When you step outside and hear birdsong, you know you’re hearing a kind of natural music.
Peter Szöke, a biologist and musicologist from Hungary, was a pioneer in ornithomusicology, a cross-disciplinary study of the music of birds. His curious, out-of-print LP, "The Unknown Music of Birds," reveals hidden aspects of birdsong via tape manipulation. Associate professor Gro Shetelig Kruse of The Norwegian Academy of Music uses samples from this record to teach ear training and aural training.
5 Questions for Gro Shetelig Kruse
Q: What interested you in Peter Szöke’s work?
A: Actually, I bought the record in a store out of pure curiosity (stirred by the title) during a visit to Hungary. I had no prior knowledge of Peter Szöke or his field work.
Q: What did you learn by listening to the true songs of birds stretched and made audible?
A: Anyone who first listens to the original sound, and then gradually the stretched versions until every single note is audible, would be amazed by the enormous variety, ranging from pure rhythmic patterns without defined pitch, to what we would call ugly noise or grunts, to beautiful elaborate long tunes. It has also made me more aware when I am outdoors, and hear other birds than the species on the record in my own surroundings, sometimes trying to detect what lies behind those sounds.
Q: How do you use them to teach students in Aural skills class?
A: This needs an explanation since Aural Skills can be, and is, taught is so many ways. The birdsong excerpts are not used as a special study course but are part of a wide selection of music (ranging from classical, folk, jazz, musical, opera, overtone-singing, etc.) used in the normal Aural skills classes. Listening, imitation, memory training and other activities without score form the basic of the courses, leading to exercises on the topic in question. Every excerpt used in class is thus chosen for a specific purpose to cover the curriculum as a whole, focusing on different aspects, melodic, rhythm, harmony, tempo, form, expression, etc. At the same time the musical selection opens the ears to the wide variety and common traits between different kinds of music.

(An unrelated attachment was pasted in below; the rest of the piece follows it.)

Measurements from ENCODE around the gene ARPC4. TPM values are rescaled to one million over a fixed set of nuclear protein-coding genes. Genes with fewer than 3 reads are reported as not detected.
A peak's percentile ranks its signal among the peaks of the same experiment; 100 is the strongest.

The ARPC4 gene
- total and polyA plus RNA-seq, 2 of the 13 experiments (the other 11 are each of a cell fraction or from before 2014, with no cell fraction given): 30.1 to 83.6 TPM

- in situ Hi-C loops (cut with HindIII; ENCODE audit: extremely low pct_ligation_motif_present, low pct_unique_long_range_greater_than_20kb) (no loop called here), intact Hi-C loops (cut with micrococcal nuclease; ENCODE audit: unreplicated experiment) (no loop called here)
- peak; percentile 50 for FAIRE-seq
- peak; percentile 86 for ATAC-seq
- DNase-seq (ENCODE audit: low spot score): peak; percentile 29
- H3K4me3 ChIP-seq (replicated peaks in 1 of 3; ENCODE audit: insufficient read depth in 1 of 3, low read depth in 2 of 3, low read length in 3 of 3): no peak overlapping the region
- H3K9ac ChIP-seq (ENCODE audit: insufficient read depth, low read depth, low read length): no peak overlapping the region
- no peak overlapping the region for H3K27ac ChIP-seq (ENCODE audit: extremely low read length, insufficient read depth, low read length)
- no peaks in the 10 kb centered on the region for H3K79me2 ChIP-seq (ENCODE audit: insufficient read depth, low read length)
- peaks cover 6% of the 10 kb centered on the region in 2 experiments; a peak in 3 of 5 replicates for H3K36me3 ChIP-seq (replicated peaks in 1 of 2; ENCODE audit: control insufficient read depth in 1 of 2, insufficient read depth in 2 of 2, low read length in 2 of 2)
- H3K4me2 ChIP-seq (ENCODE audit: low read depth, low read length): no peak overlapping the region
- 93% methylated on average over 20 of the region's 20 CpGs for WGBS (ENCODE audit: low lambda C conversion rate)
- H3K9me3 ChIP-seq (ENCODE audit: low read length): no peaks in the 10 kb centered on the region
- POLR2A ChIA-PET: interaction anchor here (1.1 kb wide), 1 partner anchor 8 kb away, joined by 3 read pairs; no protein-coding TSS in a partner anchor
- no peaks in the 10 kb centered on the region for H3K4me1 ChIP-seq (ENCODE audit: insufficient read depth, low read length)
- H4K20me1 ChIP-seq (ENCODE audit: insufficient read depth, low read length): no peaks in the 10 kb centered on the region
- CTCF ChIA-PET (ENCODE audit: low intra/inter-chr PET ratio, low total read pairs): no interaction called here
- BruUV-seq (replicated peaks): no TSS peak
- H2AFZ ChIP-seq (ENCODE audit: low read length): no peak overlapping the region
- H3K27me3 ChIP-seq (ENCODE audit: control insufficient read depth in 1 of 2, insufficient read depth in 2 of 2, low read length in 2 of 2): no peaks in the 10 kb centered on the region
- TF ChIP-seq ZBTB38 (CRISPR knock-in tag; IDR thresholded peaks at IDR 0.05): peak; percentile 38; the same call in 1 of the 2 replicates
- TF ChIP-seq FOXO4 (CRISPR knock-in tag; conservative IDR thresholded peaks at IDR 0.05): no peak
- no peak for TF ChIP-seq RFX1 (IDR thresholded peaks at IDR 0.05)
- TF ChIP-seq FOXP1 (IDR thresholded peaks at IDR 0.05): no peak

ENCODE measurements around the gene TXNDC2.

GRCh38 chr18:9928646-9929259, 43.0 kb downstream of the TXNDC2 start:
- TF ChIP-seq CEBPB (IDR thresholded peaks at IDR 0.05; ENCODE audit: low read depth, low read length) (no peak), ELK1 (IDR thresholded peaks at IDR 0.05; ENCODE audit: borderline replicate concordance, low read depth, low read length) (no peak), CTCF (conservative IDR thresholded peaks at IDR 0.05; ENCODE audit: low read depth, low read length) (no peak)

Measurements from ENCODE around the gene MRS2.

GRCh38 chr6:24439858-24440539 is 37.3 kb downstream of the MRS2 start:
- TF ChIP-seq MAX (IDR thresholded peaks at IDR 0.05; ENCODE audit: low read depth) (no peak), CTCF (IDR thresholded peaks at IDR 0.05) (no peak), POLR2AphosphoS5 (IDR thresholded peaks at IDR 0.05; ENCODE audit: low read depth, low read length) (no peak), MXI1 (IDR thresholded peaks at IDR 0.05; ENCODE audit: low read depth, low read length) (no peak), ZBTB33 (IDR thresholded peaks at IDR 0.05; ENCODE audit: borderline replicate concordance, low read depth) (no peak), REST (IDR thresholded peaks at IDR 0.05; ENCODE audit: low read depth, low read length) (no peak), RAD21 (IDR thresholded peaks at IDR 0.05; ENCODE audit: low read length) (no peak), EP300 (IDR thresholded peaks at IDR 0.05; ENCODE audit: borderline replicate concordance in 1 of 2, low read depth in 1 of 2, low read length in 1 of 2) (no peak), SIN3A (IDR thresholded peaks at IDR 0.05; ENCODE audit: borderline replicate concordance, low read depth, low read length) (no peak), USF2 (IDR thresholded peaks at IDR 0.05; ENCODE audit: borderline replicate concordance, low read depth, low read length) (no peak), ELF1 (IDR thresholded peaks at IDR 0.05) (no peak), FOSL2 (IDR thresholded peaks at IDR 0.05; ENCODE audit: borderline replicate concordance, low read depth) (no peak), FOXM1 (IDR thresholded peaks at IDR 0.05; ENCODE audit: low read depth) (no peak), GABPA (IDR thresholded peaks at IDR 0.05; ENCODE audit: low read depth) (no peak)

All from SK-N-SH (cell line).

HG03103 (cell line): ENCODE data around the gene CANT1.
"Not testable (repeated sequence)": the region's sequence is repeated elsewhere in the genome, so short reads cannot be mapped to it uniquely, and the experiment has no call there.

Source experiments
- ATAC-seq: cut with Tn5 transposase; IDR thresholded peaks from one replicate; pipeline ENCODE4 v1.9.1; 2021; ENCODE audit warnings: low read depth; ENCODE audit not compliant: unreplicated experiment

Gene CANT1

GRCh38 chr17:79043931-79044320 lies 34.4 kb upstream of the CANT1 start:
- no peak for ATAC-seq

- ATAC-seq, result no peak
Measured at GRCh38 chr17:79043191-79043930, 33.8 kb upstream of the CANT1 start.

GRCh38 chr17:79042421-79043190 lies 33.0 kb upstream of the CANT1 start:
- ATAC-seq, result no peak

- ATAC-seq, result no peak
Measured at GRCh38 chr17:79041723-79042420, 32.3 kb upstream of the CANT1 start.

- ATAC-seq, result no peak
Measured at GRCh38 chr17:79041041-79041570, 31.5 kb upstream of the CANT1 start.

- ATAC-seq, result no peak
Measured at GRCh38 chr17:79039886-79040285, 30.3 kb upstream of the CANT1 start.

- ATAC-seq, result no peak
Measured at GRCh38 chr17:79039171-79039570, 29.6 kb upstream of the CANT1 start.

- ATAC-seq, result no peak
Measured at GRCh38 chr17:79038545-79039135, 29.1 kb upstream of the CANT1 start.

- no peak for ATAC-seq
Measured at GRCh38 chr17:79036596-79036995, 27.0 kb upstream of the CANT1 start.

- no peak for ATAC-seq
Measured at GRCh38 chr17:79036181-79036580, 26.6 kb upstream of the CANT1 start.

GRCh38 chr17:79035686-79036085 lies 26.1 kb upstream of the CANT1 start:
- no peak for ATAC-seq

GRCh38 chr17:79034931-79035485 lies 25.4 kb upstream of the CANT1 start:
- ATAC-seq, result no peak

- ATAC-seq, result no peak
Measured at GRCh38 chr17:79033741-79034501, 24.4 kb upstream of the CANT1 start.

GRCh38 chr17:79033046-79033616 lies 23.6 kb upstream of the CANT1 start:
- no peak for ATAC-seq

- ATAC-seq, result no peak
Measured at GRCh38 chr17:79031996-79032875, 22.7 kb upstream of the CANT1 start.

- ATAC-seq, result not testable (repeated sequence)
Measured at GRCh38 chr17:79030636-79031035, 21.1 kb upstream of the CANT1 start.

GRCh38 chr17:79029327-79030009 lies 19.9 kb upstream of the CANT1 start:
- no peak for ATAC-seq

First I play the bird sound as it is heard - in normal tempo. Questions/ discussions: 1. Listen - What do you hear? (Which is also the translated title of my book) One note? Several notes? Just one "sound"? Can you detect any shape of a melody?
Then I let them hear the stretched sound and we answer questions and do activities. The woodlark, for example, displays a song in D major, clearly tonal, with broken melodic chords, repetition of motives, variation, scale-wise motion, and with a slight ritardando at the end.
Once they have memorized, described, sometimes written down the music, I return to the original. This time they are far more aware of the nuances.
Q: What is the name of your book?
A: In Norwegian: Hva hører du? Translated this would be: "Listen - What do you hear?"
Q: What's fascinating to you about bird song?
A: I am playing with the idea that birds' perception of time might somehow be mirrored in their song, that is, what to us seems like a second, might in their world be at least 100 times more, a long life!
Gro Shetelig Kruse is Assistant Professor in ear-training and aural training at The Norwegian Academy of Music. She has published several textbooks on methods of ear-training. She is also a co-author of “Listen to Scandinavia – a textbook in the art of listening,” which is based on a wide range of works by Nordic composers from the 20th Century.